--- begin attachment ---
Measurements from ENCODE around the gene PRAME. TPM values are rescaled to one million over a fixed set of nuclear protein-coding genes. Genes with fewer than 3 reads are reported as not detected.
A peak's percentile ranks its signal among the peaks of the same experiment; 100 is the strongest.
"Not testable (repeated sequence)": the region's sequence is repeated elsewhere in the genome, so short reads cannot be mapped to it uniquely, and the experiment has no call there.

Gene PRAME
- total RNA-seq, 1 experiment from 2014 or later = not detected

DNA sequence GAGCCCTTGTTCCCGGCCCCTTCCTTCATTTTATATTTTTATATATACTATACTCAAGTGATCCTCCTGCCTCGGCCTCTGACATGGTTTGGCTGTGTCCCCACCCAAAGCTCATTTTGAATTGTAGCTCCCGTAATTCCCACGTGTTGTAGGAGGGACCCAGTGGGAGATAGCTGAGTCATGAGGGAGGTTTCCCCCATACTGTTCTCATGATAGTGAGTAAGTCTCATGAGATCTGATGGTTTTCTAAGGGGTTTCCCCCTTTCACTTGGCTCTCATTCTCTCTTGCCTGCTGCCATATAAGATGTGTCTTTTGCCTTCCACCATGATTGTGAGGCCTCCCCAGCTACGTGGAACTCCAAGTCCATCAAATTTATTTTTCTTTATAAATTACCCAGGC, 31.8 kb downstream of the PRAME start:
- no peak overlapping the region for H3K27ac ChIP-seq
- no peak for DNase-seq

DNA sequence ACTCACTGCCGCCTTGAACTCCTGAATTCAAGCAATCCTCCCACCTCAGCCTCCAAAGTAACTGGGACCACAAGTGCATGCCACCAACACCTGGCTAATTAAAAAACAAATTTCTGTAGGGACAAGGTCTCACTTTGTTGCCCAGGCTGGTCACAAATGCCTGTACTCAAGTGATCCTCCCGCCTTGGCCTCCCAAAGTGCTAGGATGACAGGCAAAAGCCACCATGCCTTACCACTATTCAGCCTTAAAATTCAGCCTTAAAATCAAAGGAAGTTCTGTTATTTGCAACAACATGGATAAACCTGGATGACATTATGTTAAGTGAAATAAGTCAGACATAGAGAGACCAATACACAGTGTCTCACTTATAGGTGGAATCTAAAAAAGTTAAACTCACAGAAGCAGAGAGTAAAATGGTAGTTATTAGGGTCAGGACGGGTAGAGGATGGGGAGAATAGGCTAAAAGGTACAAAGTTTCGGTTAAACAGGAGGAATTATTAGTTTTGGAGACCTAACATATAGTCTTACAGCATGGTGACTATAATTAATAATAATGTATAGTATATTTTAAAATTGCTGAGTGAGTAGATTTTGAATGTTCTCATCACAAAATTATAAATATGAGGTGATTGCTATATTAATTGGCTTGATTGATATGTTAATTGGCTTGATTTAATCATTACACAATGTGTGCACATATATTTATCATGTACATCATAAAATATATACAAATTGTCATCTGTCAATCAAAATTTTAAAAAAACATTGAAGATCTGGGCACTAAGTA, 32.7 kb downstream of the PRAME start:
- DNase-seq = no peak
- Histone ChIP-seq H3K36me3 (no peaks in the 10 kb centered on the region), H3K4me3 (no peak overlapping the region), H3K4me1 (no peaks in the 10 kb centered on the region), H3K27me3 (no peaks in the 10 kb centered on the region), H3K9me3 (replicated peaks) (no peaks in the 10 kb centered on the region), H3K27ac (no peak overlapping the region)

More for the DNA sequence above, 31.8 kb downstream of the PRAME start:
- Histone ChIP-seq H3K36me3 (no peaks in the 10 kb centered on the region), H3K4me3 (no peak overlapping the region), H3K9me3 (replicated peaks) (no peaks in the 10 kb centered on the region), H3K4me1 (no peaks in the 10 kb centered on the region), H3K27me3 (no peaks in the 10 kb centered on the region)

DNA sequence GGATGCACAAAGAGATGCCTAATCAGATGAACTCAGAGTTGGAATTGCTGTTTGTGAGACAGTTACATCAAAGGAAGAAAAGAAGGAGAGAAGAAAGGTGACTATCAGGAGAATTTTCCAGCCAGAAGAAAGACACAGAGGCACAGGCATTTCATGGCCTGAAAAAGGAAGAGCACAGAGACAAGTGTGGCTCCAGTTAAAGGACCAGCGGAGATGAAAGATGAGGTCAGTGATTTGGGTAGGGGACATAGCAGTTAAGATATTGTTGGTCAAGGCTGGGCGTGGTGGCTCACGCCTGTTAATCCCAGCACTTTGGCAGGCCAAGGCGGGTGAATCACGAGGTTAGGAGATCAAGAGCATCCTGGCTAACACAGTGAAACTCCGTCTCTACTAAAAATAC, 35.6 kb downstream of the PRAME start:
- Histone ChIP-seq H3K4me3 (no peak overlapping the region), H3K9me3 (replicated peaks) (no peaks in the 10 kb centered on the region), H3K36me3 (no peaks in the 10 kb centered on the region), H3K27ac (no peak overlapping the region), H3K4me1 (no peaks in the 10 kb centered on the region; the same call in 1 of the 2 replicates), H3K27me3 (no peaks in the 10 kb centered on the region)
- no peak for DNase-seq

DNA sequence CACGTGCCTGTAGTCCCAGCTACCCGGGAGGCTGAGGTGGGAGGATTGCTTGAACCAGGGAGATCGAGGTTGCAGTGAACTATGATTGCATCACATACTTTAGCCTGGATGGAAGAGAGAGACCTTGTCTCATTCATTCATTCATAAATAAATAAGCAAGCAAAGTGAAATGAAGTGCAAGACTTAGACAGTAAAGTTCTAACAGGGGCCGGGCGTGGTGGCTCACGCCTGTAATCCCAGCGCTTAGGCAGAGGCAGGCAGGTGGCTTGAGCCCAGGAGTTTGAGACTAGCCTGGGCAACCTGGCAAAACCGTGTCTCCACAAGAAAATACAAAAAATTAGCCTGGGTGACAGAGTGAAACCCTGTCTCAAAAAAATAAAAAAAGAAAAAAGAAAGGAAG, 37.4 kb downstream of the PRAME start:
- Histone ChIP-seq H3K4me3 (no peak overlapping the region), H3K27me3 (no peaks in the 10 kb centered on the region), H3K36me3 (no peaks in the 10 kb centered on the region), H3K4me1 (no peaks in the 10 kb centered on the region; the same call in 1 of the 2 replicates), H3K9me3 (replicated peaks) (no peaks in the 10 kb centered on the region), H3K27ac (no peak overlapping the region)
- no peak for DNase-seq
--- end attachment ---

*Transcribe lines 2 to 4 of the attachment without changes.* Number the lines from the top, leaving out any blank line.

A peak's percentile ranks its signal among the peaks of the same experiment; 100 is the strongest.
"Not testable (repeated sequence)": the region's sequence is repeated elsewhere in the genome, so short reads cannot be mapped to it uniquely, and the experiment has no call there.

Gene PRAME